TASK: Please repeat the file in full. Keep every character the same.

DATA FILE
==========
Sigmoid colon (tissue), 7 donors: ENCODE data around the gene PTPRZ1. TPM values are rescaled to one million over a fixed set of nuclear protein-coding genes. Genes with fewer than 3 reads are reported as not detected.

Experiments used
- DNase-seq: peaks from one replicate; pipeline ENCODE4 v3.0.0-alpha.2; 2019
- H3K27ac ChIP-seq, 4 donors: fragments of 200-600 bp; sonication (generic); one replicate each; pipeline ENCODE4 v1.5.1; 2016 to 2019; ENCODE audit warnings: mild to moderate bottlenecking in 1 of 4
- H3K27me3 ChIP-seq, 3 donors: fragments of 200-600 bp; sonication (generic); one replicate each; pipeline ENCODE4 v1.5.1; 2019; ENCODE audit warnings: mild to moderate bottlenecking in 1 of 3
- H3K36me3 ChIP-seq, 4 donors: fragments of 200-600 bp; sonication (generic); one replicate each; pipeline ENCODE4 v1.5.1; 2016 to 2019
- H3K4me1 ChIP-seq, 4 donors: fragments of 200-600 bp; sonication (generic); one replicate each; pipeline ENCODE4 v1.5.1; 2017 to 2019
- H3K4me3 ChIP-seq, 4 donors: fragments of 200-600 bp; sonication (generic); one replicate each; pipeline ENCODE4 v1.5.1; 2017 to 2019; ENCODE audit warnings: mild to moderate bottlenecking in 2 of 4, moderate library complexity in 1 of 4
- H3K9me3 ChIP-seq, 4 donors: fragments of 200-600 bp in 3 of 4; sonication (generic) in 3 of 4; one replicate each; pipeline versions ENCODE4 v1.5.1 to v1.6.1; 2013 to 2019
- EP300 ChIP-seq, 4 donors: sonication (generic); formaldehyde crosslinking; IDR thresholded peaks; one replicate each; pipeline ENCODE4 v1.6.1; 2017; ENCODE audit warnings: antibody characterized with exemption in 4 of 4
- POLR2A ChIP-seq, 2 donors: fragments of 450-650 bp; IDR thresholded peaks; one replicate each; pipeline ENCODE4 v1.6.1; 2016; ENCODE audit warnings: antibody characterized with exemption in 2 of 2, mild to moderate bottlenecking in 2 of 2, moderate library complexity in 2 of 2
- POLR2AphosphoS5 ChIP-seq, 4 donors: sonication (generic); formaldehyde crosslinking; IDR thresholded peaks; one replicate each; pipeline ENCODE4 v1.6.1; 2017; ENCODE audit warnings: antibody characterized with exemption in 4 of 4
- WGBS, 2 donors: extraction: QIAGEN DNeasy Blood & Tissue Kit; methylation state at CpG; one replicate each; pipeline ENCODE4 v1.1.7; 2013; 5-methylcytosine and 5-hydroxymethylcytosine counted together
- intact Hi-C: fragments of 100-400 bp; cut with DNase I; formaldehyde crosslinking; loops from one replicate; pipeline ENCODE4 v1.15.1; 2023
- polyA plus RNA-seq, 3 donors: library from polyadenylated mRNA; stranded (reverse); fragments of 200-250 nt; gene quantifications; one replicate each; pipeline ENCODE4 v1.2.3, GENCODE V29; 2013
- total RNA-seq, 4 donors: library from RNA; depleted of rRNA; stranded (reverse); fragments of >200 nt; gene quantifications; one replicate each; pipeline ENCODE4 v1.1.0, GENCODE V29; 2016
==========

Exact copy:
Sigmoid colon (tissue), 7 donors: ENCODE data around the gene PTPRZ1. TPM values are rescaled to one million over a fixed set of nuclear protein-coding genes. Genes with fewer than 3 reads are reported as not detected.

Experiments used
- DNase-seq: peaks from one replicate; pipeline ENCODE4 v3.0.0-alpha.2; 2019
- H3K27ac ChIP-seq, 4 donors: fragments of 200-600 bp; sonication (generic); one replicate each; pipeline ENCODE4 v1.5.1; 2016 to 2019; ENCODE audit warnings: mild to moderate bottlenecking in 1 of 4
- H3K27me3 ChIP-seq, 3 donors: fragments of 200-600 bp; sonication (generic); one replicate each; pipeline ENCODE4 v1.5.1; 2019; ENCODE audit warnings: mild to moderate bottlenecking in 1 of 3
- H3K36me3 ChIP-seq, 4 donors: fragments of 200-600 bp; sonication (generic); one replicate each; pipeline ENCODE4 v1.5.1; 2016 to 2019
- H3K4me1 ChIP-seq, 4 donors: fragments of 200-600 bp; sonication (generic); one replicate each; pipeline ENCODE4 v1.5.1; 2017 to 2019
- H3K4me3 ChIP-seq, 4 donors: fragments of 200-600 bp; sonication (generic); one replicate each; pipeline ENCODE4 v1.5.1; 2017 to 2019; ENCODE audit warnings: mild to moderate bottlenecking in 2 of 4, moderate library complexity in 1 of 4
- H3K9me3 ChIP-seq, 4 donors: fragments of 200-600 bp in 3 of 4; sonication (generic) in 3 of 4; one replicate each; pipeline versions ENCODE4 v1.5.1 to v1.6.1; 2013 to 2019
- EP300 ChIP-seq, 4 donors: sonication (generic); formaldehyde crosslinking; IDR thresholded peaks; one replicate each; pipeline ENCODE4 v1.6.1; 2017; ENCODE audit warnings: antibody characterized with exemption in 4 of 4
- POLR2A ChIP-seq, 2 donors: fragments of 450-650 bp; IDR thresholded peaks; one replicate each; pipeline ENCODE4 v1.6.1; 2016; ENCODE audit warnings: antibody characterized with exemption in 2 of 2, mild to moderate bottlenecking in 2 of 2, moderate library complexity in 2 of 2
- POLR2AphosphoS5 ChIP-seq, 4 donors: sonication (generic); formaldehyde crosslinking; IDR thresholded peaks; one replicate each; pipeline ENCODE4 v1.6.1; 2017; ENCODE audit warnings: antibody characterized with exemption in 4 of 4
- WGBS, 2 donors: extraction: QIAGEN DNeasy Blood & Tissue Kit; methylation state at CpG; one replicate each; pipeline ENCODE4 v1.1.7; 2013; 5-methylcytosine and 5-hydroxymethylcytosine counted together
- intact Hi-C: fragments of 100-400 bp; cut with DNase I; formaldehyde crosslinking; loops from one replicate; pipeline ENCODE4 v1.15.1; 2023
- polyA plus RNA-seq, 3 donors: library from polyadenylated mRNA; stranded (reverse); fragments of 200-250 nt; gene quantifications; one replicate each; pipeline ENCODE4 v1.2.3, GENCODE V29; 2013
- total RNA-seq, 4 donors: library from RNA; depleted of rRNA; stranded (reverse); fragments of >200 nt; gene quantifications; one replicate each; pipeline ENCODE4 v1.1.0, GENCODE V29; 2016